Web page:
"Ah, but you are hardly alone in that," Gandalf returned. "For many here, regrets are resolved into memory and acceptance, but not for all. The ways of the world are unpredictable, and that is part of its wonder." He threaded two long fingers through his beard. "I have regrets of my own, and those are not easily set aside either."

"You do?"

"I still regret that I failed to recognise how terribly Saruman would be tempted," Gandalf answered, "and that I did not understand his hunger for power nor the damage to his spirit before it was too late." His shoulders sank in the wake of a long breath. "His vengefulness caused great harm in the Shire."

"By now, most of it will have been undone," Frodo offered reassurance. "The new trees along Hobbiton Road must have grown almost as tall as the old ones were."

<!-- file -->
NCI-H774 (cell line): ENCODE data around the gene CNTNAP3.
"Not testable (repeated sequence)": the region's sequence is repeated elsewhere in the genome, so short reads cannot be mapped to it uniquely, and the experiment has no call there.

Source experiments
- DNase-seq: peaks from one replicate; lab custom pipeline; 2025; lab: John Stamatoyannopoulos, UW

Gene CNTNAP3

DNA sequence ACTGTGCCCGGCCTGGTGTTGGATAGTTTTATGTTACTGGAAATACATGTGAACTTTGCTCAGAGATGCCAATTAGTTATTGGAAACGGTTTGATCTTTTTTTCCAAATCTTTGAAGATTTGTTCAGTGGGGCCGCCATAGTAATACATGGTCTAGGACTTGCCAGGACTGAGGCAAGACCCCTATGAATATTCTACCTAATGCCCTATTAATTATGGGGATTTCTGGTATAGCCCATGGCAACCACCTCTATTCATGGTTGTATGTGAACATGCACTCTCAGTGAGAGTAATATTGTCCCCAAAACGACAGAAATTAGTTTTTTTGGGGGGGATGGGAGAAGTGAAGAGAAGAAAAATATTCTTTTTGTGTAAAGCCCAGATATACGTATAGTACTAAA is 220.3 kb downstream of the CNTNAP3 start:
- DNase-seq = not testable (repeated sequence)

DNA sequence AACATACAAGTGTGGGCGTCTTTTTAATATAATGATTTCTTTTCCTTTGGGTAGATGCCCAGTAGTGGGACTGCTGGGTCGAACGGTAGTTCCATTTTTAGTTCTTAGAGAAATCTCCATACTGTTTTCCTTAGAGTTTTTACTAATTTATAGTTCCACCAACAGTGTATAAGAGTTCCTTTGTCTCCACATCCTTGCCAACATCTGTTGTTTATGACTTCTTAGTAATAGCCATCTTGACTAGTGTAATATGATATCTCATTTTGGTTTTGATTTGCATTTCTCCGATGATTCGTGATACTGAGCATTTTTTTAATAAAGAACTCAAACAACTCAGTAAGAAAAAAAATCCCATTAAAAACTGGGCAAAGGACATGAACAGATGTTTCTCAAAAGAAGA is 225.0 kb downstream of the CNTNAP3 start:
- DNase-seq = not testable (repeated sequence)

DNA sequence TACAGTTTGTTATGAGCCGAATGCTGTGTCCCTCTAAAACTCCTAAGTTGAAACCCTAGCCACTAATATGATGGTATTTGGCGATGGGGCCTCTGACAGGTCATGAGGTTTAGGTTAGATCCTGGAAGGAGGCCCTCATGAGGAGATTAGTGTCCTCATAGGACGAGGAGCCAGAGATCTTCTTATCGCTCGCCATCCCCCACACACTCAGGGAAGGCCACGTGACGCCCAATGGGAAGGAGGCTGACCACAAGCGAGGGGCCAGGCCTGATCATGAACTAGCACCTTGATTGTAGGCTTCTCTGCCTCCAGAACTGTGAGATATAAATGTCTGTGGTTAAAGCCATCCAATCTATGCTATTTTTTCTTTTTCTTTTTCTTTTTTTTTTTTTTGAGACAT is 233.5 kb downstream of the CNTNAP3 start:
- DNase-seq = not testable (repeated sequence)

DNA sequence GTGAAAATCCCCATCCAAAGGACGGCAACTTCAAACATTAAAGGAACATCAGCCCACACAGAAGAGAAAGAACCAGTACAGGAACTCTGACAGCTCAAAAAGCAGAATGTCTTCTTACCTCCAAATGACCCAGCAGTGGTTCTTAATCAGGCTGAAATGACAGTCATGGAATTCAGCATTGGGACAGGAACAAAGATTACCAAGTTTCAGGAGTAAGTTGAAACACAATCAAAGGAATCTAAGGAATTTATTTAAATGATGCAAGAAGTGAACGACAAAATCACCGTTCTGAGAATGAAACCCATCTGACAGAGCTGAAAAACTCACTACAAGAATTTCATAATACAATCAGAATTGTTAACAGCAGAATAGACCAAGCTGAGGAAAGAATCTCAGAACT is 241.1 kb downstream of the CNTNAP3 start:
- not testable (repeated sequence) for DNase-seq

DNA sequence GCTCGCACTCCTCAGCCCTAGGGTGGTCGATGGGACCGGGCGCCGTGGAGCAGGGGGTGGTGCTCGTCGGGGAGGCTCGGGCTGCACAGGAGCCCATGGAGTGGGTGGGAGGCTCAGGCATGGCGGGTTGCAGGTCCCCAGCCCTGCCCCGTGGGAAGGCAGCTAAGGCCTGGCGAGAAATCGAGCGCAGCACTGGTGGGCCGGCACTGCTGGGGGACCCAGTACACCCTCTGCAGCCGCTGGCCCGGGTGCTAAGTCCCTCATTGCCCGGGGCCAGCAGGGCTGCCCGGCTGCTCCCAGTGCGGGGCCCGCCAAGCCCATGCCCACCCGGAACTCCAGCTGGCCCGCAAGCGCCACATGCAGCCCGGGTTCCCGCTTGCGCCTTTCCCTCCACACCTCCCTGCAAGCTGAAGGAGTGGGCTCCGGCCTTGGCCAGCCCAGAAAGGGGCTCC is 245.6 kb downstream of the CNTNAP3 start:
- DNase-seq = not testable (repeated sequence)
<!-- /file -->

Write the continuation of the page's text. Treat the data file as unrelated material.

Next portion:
"And I imagine they grew more quickly under the hands of a gifted gardener."

"Yes," Frodo murmured. A stronger wind dashed its salty chill into his face. He breathed it in through his open mouth and let it make its scouring path through his body.

It brought back the force of winter blasts raking the Shire, wheeling across blighted fields and the stumps of trees. Under a swollen sky, bare branches reached up in scratches. Homecoming had been nothing at all like the completion of a dream, the winter air stifled with smoke and ash.

"I didn't think I would survive our journey, and if I did..." Frodo pushed the thought aside with a short gesture. "But Sam -- all I wished was to see him home safe and... whole." Immensely distant and polished as glass, the sky arched away above them. "It was my reward."